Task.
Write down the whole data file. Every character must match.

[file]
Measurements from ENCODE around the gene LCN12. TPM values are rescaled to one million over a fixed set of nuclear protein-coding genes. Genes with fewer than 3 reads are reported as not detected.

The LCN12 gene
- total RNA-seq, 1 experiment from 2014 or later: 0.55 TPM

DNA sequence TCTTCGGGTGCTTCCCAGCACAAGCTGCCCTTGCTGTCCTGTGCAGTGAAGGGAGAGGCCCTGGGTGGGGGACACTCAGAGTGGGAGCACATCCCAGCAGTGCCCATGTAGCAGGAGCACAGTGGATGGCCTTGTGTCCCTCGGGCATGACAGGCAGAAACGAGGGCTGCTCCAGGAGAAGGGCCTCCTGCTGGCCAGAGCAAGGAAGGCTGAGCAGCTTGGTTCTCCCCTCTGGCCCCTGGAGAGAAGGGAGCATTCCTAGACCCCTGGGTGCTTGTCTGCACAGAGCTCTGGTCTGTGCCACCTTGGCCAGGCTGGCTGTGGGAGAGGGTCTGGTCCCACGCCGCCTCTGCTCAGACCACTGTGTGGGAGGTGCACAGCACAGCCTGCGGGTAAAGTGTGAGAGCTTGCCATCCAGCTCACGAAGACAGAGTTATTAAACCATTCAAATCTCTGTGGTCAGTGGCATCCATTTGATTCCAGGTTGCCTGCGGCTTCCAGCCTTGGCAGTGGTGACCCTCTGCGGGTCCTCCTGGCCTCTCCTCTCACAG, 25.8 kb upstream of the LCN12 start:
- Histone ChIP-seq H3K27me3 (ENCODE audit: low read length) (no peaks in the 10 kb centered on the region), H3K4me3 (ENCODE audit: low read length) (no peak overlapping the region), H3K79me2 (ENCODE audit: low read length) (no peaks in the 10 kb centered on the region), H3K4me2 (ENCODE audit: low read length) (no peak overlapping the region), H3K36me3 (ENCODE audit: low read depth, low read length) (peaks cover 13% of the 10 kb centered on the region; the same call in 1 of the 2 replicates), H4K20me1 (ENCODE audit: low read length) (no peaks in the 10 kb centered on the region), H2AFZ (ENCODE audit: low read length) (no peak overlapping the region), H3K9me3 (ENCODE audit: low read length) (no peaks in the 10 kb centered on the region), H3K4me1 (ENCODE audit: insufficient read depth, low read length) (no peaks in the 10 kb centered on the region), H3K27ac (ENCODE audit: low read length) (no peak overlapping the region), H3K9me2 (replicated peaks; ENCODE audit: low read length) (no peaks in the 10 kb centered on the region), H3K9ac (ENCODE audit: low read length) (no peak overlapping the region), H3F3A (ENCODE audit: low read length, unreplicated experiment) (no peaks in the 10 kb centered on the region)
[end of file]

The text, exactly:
Measurements from ENCODE around the gene LCN12. TPM values are rescaled to one million over a fixed set of nuclear protein-coding genes. Genes with fewer than 3 reads are reported as not detected.

The LCN12 gene
- total RNA-seq, 1 experiment from 2014 or later: 0.55 TPM

DNA sequence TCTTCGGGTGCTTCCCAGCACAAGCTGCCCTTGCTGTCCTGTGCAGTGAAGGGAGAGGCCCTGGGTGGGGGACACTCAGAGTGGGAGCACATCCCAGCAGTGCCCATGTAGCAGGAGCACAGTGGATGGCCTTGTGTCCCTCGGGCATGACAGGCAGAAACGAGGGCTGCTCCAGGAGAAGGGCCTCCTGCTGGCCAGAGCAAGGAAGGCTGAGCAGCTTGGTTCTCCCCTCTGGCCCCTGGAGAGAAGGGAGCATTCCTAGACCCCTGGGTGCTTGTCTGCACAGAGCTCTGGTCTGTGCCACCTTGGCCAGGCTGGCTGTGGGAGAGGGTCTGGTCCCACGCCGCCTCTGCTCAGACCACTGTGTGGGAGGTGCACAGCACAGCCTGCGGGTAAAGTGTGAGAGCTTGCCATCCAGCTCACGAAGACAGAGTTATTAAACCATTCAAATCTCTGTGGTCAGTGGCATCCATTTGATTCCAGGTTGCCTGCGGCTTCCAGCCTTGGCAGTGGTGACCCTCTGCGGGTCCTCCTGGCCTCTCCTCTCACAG, 25.8 kb upstream of the LCN12 start:
- Histone ChIP-seq H3K27me3 (ENCODE audit: low read length) (no peaks in the 10 kb centered on the region), H3K4me3 (ENCODE audit: low read length) (no peak overlapping the region), H3K79me2 (ENCODE audit: low read length) (no peaks in the 10 kb centered on the region), H3K4me2 (ENCODE audit: low read length) (no peak overlapping the region), H3K36me3 (ENCODE audit: low read depth, low read length) (peaks cover 13% of the 10 kb centered on the region; the same call in 1 of the 2 replicates), H4K20me1 (ENCODE audit: low read length) (no peaks in the 10 kb centered on the region), H2AFZ (ENCODE audit: low read length) (no peak overlapping the region), H3K9me3 (ENCODE audit: low read length) (no peaks in the 10 kb centered on the region), H3K4me1 (ENCODE audit: insufficient read depth, low read length) (no peaks in the 10 kb centered on the region), H3K27ac (ENCODE audit: low read length) (no peak overlapping the region), H3K9me2 (replicated peaks; ENCODE audit: low read length) (no peaks in the 10 kb centered on the region), H3K9ac (ENCODE audit: low read length) (no peak overlapping the region), H3F3A (ENCODE audit: low read length, unreplicated experiment) (no peaks in the 10 kb centered on the region)